Professional golfer Phil Mickelson, who was inducted into the World Golf Hall of Fame earlier this year, says that he uses science, technology, engineering, and mathematics (STEM) knowledge “every day” in his golf career.
I spoke with Mickelson by phone earlier today, who is up in New York this week for the Mickelson ExxonMobil Teachers Academy, a week-long program for 200 3rd through 5th grade teachers to hone their math and science skills.
Phil and his wife, Amy, partnered up with ExxonMobil in 2005 to found the academy, along with the National Science Teachers Association and Math Solutions. Now in its eighth year, more than 3,400 teachers have gone through the academy, reaching over 175,000 students, according to data from Heil & Associates.
After being nominated online, teachers travel to the academy to learn “new, catchy ways to get their kids excited” about math and science, Mickelson said.
“About 93 percent of the teachers don’t have science accreditation,” Mickelson said, “so they end up not feeling confident in their skills, and it conveys over to their students. They don’t teach it with the same type of passion as some of the other subjects.”
At Mickelson’s academy, teachers learn attention-grabbing lessons about action and reaction, gravity, friction, and Newton’s laws of motion—all traditional elements of a late elementary school curriculum—to inspire students in math and science. The academy targets the 3rd through 5th grade years because that’s when students traditionally lose interest in STEM subjects, according to Mickelson.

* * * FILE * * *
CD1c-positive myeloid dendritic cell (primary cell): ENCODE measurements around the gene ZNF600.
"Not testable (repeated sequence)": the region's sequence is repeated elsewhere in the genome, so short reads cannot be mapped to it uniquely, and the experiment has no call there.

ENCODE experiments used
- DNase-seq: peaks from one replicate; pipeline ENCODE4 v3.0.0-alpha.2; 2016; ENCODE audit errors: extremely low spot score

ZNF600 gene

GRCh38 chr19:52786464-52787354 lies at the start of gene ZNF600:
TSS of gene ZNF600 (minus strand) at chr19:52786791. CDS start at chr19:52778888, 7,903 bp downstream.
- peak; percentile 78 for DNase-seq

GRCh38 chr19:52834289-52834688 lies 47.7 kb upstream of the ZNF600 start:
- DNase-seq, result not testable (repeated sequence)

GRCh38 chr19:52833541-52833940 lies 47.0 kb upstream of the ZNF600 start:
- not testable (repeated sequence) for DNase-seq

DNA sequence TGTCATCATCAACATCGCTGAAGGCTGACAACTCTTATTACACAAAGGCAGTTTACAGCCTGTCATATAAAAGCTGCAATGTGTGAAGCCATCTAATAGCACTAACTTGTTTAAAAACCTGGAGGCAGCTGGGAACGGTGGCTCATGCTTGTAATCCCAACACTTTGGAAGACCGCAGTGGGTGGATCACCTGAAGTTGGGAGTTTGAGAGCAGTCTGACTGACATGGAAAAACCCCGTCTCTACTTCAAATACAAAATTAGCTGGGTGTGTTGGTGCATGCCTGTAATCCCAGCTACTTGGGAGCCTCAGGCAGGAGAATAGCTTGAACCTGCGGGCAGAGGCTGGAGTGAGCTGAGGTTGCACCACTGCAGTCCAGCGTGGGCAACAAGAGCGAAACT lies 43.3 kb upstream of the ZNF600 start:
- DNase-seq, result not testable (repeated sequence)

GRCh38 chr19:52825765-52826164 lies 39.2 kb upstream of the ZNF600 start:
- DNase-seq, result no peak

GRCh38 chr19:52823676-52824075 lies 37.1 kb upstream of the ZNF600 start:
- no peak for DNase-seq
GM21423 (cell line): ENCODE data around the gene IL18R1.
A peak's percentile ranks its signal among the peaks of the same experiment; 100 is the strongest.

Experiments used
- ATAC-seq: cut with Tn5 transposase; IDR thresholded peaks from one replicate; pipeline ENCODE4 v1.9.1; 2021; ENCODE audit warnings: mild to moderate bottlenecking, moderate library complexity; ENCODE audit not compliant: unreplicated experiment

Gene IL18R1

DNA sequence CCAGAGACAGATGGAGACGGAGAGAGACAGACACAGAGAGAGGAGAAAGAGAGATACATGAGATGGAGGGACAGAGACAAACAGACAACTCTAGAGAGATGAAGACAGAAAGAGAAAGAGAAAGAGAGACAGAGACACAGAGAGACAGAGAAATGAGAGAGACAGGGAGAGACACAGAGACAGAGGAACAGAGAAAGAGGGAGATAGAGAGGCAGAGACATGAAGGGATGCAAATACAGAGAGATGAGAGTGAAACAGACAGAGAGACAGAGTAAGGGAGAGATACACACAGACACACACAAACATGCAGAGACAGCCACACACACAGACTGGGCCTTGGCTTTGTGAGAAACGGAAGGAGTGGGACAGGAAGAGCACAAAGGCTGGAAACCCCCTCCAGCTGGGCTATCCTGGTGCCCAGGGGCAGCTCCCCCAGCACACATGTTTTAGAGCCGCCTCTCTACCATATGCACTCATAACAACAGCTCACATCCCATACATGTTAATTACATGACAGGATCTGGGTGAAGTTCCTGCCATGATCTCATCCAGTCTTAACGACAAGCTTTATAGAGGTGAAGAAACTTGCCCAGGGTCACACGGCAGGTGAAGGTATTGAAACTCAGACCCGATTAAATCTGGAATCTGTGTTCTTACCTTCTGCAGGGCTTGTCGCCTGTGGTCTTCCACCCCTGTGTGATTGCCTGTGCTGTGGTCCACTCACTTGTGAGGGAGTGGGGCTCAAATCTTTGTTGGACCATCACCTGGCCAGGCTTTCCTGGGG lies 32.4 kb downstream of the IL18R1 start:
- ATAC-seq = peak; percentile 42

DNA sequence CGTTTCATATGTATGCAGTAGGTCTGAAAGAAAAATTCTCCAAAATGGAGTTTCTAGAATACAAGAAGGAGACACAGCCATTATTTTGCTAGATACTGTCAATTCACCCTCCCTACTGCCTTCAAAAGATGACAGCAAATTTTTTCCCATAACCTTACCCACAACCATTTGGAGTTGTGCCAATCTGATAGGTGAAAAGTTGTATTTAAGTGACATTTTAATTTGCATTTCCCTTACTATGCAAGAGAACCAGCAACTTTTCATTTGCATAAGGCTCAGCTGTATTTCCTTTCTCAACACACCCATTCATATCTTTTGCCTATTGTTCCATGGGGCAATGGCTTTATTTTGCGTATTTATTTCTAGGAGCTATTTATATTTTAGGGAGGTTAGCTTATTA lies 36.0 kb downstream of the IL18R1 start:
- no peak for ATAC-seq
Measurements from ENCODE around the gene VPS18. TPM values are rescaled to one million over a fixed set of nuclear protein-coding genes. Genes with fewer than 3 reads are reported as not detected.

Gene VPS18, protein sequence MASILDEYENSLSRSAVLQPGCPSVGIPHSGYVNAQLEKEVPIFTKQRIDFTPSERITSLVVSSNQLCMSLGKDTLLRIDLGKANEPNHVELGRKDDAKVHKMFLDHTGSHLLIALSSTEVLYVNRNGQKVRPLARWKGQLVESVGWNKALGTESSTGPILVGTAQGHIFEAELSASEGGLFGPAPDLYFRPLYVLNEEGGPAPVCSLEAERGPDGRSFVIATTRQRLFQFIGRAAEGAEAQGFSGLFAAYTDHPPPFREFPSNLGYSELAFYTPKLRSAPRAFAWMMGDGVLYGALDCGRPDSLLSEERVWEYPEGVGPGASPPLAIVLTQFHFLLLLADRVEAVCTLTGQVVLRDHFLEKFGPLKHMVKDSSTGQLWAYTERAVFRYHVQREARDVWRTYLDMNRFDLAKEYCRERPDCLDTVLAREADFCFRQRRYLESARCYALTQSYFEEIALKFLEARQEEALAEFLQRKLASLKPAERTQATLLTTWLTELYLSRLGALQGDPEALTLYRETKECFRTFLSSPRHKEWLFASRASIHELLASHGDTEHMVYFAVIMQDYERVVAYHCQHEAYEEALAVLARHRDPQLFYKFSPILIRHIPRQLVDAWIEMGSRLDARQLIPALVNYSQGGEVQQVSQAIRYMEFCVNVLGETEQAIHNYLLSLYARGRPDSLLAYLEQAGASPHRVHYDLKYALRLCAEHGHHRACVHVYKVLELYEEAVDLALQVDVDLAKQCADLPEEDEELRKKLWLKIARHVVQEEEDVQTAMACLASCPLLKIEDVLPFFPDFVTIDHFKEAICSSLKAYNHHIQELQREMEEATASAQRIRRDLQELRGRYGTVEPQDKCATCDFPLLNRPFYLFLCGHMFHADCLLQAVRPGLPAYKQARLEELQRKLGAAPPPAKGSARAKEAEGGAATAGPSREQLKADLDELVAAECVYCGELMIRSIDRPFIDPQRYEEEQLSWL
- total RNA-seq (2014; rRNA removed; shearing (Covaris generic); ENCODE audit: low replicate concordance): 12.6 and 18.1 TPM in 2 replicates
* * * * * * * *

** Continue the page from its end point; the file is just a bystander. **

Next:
"[STEM subjects] need to be cool,” Mickelson said. “Having girls in elementary school act as though it’s not cool to know math, not to know science; that has got to change. Because it is cool to know science. It is cool to be competent in math. It’s that stigma that has to be removed that will hopefully help females enter the fields as much as males.”
Mickelson says STEM achievement all “starts with the students being interested in science and in math.” When children are deciding upon which summer camp to attend and choose a science camp, Mickelson believes that’s a “direct reflection of how interesting their science teacher makes the subject.” (And yes, his three kids all choose to be involved with science camp, he says.)
“It’s one of the things—science breakthroughs, medicinal breakthroughs, technological breakthroughs—one of the things that made our country great, but we’ve fallen behind,” Mickelson said. “We’re 25th among 34 countries in science. We’re in jeopardy of losing our leadership status and our greatness as a country unless we can get kids re-inspired in these fields.”
So, how has Mickelson’s own STEM knowledge helped him become a Hall-of-Fame golfer? Believe it or not, he says his knowledge of mathematics and statistics helps him with his putting game.
“Putting has an exponential falloff as you go away from the hole,” he explained. “I’ll make 100 percent of my shots from three feet away from the hole, 90 percent from four feet, 70 percent from five feet, 63 percent from six feet. Every foot away from the hole is critical.”
On the other hand, once Mickelson gets 30-35 feet away from the hole, a foot or two makes little difference. “The percentage of putts made from that far away are less than 1 percent,” he said. This bit of knowledge inspires him to spend most of his practice time within 150 feet of the hole, aiming to land his approach shots within a 12-15 foot radius from the hole.
For all the budding young golfers out there, Mickelson makes it sound like a background of STEM knowledge will only help your athletic careers.
And if you can’t continue your athletic ambitions through the professional level? A STEM learning base isn’t a bad backup plan.
Photo: Phil Mickelson leads a math and science quiz bowl with attendees at the 2012 Mickelson ExxonMobil Teachers Academy on July 26. (Rick Gilbert/Feature Photo Service for Mickelson ExxonMobil Teachers Academy)
A version of this news article first appeared in the Schooled in Sports blog.